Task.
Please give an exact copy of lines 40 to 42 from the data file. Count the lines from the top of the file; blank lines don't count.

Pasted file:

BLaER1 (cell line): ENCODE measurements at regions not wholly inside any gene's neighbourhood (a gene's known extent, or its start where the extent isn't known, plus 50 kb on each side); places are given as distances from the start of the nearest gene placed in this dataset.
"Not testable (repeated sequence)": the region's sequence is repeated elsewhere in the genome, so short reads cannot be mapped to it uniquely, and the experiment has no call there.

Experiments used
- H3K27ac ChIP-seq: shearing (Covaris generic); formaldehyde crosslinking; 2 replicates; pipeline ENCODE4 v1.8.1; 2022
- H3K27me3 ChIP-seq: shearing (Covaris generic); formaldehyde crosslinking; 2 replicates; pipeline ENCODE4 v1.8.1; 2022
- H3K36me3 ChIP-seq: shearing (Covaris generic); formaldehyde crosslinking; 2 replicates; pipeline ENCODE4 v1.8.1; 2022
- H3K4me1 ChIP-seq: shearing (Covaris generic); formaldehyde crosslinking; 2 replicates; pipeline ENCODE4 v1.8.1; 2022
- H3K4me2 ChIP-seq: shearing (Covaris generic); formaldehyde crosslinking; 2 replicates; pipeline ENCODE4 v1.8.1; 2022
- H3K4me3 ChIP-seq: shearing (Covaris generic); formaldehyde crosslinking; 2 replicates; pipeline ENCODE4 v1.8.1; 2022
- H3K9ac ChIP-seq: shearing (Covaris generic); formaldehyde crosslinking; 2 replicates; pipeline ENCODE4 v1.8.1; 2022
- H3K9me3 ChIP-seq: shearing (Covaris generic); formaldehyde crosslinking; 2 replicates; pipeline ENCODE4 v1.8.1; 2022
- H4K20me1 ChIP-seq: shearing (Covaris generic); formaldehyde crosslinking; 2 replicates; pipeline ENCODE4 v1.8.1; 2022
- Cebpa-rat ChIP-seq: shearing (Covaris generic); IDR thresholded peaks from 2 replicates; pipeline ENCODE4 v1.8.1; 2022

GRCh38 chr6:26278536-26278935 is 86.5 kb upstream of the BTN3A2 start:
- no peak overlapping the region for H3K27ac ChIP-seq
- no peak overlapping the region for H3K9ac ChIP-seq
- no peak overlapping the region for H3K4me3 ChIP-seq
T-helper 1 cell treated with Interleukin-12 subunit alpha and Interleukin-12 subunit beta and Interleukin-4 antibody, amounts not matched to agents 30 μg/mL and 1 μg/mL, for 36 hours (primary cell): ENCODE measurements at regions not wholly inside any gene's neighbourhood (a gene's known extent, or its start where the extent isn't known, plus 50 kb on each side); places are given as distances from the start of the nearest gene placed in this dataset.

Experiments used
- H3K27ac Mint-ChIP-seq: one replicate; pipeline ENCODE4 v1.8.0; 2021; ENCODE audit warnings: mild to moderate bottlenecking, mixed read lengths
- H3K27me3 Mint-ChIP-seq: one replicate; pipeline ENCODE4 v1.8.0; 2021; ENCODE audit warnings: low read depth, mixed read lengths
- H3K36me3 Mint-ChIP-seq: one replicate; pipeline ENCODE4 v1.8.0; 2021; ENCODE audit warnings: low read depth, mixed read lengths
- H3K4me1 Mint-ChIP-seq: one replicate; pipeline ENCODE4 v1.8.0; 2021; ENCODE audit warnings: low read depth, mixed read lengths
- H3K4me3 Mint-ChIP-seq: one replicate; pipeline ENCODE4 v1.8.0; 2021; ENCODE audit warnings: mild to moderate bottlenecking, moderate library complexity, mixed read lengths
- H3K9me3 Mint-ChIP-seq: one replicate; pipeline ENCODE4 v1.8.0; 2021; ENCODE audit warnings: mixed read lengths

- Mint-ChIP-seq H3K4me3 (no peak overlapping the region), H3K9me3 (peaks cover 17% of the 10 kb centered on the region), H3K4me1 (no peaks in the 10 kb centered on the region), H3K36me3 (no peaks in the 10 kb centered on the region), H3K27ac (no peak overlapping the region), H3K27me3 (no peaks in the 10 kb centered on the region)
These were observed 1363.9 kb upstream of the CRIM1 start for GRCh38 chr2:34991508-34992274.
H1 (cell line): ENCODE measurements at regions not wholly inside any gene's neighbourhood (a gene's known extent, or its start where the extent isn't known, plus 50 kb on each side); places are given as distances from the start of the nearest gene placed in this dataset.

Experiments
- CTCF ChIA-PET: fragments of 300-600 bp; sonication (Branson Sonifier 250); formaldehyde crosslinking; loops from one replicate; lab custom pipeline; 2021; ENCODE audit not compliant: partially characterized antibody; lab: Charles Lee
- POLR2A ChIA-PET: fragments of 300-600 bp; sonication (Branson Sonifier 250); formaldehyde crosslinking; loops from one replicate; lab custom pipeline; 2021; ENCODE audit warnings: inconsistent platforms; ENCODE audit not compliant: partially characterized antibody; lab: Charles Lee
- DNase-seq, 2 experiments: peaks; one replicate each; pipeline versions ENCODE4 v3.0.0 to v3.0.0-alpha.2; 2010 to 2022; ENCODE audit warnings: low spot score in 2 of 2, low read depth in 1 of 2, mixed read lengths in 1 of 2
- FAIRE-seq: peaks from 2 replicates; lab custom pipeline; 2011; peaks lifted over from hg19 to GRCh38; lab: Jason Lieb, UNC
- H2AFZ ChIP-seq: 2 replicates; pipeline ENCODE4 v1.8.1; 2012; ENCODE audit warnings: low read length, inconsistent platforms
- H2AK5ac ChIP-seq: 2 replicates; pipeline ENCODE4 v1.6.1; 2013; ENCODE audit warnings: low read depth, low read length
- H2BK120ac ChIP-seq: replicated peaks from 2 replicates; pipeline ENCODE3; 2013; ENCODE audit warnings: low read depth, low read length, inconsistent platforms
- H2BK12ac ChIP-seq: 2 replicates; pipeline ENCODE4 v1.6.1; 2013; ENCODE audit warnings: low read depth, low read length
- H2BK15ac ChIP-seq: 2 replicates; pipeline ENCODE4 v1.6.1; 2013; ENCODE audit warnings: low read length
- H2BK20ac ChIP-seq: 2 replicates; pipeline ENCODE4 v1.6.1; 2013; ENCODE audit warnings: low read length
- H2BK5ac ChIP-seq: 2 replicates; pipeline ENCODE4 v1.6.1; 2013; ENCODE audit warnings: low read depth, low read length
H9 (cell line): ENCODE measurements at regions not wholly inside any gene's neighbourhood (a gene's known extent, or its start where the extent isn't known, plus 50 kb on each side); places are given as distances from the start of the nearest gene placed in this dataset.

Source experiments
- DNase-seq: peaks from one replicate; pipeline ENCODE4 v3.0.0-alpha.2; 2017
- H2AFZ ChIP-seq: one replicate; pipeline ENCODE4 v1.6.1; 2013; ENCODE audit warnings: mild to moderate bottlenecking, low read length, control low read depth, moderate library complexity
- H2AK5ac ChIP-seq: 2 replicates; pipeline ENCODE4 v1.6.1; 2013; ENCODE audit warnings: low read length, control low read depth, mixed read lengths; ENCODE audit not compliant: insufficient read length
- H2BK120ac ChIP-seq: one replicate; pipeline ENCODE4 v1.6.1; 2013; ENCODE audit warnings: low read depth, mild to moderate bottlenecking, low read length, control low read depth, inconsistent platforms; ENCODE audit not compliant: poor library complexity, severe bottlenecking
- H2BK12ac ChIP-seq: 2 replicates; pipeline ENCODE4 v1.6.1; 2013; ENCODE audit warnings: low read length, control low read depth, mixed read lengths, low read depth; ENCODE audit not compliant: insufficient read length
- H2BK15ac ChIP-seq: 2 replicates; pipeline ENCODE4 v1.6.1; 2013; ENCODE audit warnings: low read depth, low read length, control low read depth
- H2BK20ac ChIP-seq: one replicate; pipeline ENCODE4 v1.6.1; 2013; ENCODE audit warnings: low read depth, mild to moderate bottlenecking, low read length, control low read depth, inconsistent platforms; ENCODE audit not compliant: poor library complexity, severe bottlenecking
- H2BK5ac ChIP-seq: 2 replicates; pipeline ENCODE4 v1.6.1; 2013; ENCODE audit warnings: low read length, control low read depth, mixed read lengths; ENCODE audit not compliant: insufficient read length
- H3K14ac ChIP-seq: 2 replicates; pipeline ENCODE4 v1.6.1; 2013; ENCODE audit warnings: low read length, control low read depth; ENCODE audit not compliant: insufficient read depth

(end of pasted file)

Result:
- H2BK5ac ChIP-seq: 2 replicates; pipeline ENCODE4 v1.6.1; 2013; ENCODE audit warnings: low read depth, low read length
H9 (cell line): ENCODE measurements at regions not wholly inside any gene's neighbourhood (a gene's known extent, or its start where the extent isn't known, plus 50 kb on each side); places are given as distances from the start of the nearest gene placed in this dataset.

Source experiments